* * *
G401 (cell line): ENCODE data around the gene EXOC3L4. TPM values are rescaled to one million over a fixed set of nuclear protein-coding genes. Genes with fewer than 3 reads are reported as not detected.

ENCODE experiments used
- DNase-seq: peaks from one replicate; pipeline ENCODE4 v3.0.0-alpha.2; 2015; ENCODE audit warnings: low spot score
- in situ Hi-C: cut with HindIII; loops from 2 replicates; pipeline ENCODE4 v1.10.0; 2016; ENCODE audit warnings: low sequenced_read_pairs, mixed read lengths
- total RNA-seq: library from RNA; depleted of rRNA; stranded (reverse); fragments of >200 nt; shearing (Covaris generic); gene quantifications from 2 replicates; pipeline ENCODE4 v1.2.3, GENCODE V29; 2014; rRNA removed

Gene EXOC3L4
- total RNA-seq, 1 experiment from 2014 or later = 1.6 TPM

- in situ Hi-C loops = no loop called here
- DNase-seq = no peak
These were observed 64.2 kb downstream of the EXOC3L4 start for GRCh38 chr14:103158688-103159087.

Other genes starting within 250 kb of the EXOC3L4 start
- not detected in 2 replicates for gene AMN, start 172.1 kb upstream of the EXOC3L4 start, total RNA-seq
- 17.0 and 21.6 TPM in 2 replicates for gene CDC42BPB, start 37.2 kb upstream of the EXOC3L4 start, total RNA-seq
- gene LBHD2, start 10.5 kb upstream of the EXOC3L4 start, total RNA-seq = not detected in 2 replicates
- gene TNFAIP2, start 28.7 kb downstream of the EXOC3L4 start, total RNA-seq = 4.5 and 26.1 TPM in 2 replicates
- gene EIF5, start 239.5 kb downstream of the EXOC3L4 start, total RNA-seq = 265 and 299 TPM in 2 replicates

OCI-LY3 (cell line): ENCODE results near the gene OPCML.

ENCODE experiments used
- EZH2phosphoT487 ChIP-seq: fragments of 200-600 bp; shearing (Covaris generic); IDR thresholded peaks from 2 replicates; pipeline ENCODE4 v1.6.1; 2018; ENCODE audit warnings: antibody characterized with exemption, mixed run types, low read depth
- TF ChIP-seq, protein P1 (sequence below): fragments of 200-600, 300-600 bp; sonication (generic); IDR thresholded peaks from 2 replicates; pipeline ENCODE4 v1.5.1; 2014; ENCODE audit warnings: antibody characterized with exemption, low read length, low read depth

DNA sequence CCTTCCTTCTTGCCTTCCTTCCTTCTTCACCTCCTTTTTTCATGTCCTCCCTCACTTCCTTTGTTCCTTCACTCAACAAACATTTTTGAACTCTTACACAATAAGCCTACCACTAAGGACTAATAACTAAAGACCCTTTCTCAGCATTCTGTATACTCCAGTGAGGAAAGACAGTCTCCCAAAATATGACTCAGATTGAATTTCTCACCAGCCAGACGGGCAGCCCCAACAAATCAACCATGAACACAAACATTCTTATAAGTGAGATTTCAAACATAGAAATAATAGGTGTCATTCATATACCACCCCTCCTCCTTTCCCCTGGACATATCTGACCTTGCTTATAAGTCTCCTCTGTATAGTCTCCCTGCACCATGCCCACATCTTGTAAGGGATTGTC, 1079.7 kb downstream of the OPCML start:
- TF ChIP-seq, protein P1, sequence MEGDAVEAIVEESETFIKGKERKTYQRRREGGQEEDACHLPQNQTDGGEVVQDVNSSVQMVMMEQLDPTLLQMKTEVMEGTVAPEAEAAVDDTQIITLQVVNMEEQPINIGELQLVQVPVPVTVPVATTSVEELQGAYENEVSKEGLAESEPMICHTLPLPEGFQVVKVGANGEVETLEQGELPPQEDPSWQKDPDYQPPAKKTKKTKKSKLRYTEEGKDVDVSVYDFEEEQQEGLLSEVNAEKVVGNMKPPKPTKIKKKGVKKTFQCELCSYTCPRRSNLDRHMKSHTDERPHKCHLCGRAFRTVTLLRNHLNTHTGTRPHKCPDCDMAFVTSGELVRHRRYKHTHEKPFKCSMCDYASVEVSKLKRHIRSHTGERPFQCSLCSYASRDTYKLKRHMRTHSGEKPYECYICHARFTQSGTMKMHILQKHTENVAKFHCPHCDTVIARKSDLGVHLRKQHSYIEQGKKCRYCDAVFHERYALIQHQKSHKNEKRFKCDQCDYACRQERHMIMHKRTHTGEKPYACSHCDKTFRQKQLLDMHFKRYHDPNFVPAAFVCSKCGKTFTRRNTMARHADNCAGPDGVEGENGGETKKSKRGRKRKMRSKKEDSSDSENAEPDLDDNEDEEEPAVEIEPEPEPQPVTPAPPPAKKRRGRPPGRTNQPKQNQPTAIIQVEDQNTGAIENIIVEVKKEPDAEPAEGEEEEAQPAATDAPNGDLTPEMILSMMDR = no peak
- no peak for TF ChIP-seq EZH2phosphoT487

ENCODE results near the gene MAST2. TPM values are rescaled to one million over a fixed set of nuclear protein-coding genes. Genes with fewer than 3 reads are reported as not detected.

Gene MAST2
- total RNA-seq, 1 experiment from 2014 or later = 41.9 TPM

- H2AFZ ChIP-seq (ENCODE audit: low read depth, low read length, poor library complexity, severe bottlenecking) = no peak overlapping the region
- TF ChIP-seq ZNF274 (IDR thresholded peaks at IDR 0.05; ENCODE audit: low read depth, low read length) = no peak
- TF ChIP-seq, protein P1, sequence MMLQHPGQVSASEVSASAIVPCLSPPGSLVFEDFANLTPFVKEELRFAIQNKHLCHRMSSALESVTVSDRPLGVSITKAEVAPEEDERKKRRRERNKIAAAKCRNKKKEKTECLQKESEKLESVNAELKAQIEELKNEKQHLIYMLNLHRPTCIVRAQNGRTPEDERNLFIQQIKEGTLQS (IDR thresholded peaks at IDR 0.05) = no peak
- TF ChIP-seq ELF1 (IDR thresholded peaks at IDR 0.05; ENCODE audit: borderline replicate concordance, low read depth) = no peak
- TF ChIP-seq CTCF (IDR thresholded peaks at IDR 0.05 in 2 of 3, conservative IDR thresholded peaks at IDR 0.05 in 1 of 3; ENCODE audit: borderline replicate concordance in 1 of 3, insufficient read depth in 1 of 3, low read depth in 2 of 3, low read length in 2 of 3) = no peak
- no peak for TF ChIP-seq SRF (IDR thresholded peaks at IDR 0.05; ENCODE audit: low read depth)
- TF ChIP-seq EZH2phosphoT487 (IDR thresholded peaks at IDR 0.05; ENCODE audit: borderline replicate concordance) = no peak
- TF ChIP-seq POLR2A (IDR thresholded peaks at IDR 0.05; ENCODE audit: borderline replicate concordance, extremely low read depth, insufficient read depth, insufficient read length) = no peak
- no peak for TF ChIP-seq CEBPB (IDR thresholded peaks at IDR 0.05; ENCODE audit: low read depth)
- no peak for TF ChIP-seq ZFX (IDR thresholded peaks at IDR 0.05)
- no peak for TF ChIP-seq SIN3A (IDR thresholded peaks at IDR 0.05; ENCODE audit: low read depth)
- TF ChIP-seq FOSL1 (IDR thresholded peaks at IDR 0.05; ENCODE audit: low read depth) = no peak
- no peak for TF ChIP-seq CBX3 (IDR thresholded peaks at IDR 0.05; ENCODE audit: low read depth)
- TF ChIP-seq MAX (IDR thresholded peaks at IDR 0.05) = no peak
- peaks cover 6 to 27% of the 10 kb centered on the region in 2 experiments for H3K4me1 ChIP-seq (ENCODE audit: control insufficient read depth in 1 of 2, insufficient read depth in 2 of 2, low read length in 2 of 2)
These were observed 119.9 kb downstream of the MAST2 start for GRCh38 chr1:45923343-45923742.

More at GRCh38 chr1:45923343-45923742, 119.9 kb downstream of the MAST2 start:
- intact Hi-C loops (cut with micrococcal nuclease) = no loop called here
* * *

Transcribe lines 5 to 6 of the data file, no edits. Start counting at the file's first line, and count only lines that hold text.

- total RNA-seq: library from RNA; depleted of rRNA; stranded (reverse); fragments of >200 nt; shearing (Covaris generic); gene quantifications from 2 replicates; pipeline ENCODE4 v1.2.3, GENCODE V29; 2014; rRNA removed

Gene EXOC3L4